Need some unique fairy garden ideas for the Spring? When I was little I used to make all my mother’s houseplants into little fairy gardens. I’d add little pots and pans I’d made out of tinfoil and hammocks made out of paper and string. Now that I’m an adult I have a few more resources at my disposal and my fairy gardens can become more and more elaborate:
I like the idea of adding a small living tree to the mix just like I used those houseplants when I was a young girl. Almost any tree can be made into a bonsai…it’s just a matter of trimming it periodically to keep it small. I prefer juniper and holly varieties that can be found at any nursery. I started with this little holly bush:
The first step is to remove the tree from the container and reduce the root size. I usually just take a saw or pruning shears to the bottom half of the plant taking care not to cut any super large roots off:
Once placed in a container I slowly shape the tree using clean pruning shears:
I took off enough growth so that the holly resembled a larger tree but in miniature:
To make my little house I used one of these inexpensive miniature tree houses from Michaels unfinished wood section:
It’s easy to cut out a door using a knife…just be careful to keep fingers and body parts out of the way!
You can use a small nail file to sand the edges or regular sand paper:
For this particular house I painted the entire house white. (Note: I removed the string first and then filled the hole with hot glue.) When the white paint was dry I cut some circles from masking tape and covered the bottom of the house. I sprayed the top red over the circles and then removed them once the paint was dry.
The finished house:
Michaels has so many cute fairy garden accessories right now. I picked up moss, moss covered rocks, pea gravel and tiny miniatures for my garden. First I made the little gravel walkways:
I added a little picket fence and made some “staples” from floral wire to keep it in place:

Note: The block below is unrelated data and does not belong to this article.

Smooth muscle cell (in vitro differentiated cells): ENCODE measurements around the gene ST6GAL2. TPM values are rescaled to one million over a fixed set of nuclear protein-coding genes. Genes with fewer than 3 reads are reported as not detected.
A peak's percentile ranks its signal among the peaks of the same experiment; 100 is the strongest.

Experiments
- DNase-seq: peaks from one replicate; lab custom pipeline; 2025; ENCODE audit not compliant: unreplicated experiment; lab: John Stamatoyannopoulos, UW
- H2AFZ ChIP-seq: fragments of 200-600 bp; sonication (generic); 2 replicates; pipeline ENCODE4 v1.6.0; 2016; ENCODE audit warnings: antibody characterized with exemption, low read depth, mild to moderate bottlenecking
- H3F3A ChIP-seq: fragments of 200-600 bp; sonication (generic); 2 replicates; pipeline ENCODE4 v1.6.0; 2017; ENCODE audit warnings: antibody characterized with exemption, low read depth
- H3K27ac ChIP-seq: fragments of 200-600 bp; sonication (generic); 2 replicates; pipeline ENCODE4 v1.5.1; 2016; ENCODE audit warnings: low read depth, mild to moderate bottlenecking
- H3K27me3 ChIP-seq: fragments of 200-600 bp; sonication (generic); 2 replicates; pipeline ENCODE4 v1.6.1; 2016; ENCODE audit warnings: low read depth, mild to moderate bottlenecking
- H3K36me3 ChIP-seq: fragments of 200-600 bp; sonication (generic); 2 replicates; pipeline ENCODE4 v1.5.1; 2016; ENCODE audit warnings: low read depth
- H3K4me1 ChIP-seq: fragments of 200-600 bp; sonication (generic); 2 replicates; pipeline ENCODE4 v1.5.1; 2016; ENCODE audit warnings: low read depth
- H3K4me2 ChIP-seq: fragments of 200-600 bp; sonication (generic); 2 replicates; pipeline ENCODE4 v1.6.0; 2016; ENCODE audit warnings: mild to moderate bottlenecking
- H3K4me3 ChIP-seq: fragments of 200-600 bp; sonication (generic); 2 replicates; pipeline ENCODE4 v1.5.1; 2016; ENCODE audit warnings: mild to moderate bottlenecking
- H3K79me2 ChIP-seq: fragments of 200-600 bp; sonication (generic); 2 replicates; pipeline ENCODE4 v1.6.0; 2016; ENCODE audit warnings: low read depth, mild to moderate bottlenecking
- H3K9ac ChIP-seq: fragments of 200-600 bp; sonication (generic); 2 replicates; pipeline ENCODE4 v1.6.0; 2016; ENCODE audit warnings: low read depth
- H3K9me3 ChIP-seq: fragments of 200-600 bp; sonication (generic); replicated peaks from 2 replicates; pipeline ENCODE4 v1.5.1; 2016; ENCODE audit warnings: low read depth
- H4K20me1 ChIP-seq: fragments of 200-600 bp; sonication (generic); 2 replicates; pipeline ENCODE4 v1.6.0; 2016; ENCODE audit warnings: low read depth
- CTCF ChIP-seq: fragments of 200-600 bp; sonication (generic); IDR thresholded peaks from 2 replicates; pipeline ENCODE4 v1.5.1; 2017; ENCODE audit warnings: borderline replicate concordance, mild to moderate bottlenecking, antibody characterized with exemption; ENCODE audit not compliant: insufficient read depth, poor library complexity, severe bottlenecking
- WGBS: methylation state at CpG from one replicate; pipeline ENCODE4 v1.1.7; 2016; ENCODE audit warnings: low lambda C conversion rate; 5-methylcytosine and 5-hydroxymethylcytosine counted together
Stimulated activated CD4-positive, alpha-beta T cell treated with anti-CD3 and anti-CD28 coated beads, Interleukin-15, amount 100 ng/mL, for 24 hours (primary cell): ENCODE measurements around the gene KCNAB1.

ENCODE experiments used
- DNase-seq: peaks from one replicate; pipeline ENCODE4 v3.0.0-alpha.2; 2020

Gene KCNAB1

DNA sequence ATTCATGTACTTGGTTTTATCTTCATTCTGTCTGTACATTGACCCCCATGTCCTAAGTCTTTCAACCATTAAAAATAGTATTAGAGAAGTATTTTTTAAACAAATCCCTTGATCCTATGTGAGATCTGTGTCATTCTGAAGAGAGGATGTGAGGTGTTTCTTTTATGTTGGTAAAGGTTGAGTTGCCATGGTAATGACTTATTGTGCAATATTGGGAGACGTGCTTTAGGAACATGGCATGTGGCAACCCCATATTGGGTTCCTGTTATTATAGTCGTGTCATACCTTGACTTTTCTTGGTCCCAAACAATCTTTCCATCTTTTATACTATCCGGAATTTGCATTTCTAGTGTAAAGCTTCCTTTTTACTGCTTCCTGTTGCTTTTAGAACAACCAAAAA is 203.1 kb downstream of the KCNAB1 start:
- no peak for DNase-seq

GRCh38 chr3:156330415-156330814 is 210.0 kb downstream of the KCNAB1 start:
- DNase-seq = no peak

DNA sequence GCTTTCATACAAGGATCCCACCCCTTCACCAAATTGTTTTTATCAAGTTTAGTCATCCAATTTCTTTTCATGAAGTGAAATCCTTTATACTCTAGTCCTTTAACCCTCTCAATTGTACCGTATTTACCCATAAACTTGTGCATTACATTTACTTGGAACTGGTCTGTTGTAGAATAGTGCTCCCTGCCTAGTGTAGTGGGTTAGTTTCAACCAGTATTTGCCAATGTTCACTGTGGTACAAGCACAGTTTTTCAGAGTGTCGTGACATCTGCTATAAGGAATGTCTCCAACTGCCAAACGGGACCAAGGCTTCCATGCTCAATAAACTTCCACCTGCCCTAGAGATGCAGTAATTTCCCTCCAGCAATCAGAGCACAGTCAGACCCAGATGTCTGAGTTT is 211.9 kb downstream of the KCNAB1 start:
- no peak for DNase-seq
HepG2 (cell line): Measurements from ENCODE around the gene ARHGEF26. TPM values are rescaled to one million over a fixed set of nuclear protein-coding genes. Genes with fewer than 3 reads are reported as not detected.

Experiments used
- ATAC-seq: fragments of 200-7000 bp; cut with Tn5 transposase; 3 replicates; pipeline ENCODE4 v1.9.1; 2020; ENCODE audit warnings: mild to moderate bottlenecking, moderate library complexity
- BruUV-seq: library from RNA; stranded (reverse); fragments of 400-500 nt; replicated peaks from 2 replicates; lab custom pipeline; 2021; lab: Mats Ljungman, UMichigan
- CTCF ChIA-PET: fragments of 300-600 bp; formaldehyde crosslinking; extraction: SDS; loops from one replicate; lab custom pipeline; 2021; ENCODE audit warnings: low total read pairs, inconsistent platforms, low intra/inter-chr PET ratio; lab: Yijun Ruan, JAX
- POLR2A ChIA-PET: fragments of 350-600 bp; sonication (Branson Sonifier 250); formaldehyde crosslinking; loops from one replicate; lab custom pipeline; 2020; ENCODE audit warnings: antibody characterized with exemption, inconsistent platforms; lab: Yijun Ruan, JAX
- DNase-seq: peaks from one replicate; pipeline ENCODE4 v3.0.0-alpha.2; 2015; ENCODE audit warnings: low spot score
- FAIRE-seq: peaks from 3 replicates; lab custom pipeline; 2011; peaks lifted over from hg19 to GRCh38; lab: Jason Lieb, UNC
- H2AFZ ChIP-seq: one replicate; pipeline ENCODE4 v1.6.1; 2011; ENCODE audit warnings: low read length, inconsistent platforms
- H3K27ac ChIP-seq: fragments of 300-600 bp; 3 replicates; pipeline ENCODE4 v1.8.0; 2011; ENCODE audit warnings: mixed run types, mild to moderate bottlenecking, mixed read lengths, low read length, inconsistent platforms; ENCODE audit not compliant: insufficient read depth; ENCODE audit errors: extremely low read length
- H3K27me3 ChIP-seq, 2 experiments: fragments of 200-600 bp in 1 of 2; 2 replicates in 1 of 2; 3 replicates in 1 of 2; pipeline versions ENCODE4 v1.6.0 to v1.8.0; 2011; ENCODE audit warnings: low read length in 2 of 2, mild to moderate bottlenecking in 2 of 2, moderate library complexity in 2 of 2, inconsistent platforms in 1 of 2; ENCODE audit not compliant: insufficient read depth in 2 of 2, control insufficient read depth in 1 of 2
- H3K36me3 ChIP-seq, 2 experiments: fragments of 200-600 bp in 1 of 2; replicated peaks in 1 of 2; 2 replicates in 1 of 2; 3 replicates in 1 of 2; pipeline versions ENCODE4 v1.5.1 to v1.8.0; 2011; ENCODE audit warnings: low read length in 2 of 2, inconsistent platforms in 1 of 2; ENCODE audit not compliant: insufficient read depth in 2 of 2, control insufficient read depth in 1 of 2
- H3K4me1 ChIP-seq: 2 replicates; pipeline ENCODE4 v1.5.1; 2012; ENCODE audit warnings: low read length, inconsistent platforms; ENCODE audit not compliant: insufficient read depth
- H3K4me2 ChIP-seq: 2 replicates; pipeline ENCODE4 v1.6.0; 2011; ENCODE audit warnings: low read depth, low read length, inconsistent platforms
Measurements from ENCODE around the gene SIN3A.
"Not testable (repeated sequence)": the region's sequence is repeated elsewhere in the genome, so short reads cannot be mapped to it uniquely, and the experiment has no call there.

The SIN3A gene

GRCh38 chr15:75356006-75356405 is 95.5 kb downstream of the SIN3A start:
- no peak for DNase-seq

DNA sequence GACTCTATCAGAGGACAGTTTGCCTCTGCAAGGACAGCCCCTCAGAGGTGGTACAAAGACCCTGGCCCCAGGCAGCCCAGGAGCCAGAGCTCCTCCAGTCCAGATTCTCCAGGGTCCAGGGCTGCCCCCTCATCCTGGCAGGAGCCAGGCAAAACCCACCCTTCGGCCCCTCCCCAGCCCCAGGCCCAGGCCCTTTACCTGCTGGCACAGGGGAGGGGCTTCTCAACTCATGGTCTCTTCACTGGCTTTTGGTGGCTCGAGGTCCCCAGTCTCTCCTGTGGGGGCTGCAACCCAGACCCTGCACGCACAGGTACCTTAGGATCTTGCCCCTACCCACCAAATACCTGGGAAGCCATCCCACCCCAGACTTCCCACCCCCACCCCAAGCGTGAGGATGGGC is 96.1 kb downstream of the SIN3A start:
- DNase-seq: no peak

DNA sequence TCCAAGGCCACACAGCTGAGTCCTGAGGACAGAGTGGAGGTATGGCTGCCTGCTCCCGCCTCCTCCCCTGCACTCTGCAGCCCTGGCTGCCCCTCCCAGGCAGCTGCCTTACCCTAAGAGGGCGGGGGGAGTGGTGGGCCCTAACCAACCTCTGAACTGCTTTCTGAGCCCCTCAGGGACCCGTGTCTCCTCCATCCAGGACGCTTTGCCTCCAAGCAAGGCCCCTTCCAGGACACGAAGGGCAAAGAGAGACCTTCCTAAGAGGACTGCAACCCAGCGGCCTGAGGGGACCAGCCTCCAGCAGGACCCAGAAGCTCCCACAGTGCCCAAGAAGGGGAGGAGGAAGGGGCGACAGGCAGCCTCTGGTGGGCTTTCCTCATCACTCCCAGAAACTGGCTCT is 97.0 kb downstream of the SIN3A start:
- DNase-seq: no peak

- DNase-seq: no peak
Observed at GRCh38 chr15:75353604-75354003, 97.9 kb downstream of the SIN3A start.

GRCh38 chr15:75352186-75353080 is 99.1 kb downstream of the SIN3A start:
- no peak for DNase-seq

A little turtle on a rock:
These moss covered styrofoam rocks are great because you don’t have to take care of them. They are lightweight so to keep them in place I used a hot glue gun to attach long stakes/nails to them:
A few fake succulents from the floral section at Michaels and a tiny gardening box:
I added the little bridge over to the tree and made a tiny rope swing out of a small wood disk and twine:
A small fairy garden pond and I added ducks. I made those wire staples I used for the fence to keep bunches of moss in place through the fairy garden. It just keeps everything stable and makes the garden less fragile:
I mixed all colors and textures of moss and stone to add variety to the garden. The best part about this project is that you only have to water the tree! Make sure to add in some small tree fertilizer once a year to keep the tree healthy.
I also added battery-operated holly garland (from Michaels’ fairy garden section) to the holly tree so it is visible on summer nights:
Disclaimer: Obviously there are elements in this fairy garden that are not suitable for certain ages of kids to be around…and kids are easily drawn to cute teeny tiny things. My fairy garden includes tiny pieces and sharp objects. This fairy garden is mostly for looks and not for playing. Please keep this in mind when assembling your own fairy garden…making sure to keep it age appropriate.
Michaels is your craft miniatures headquarters! They have everything you need to build the fairy garden of your dreams. Here some other projects done by Michaels Makers this month:
Thomas Leustek says
That’s not bonsai
Dinah McCall says
I really love your fairy garden and your creative tips you’ve shared! The idea of using the holly bush as a little bonsai tree is wonderful. I’m anxious to create a fairy garden with my 2 yr old granddaughter and you’ve helped me get ready!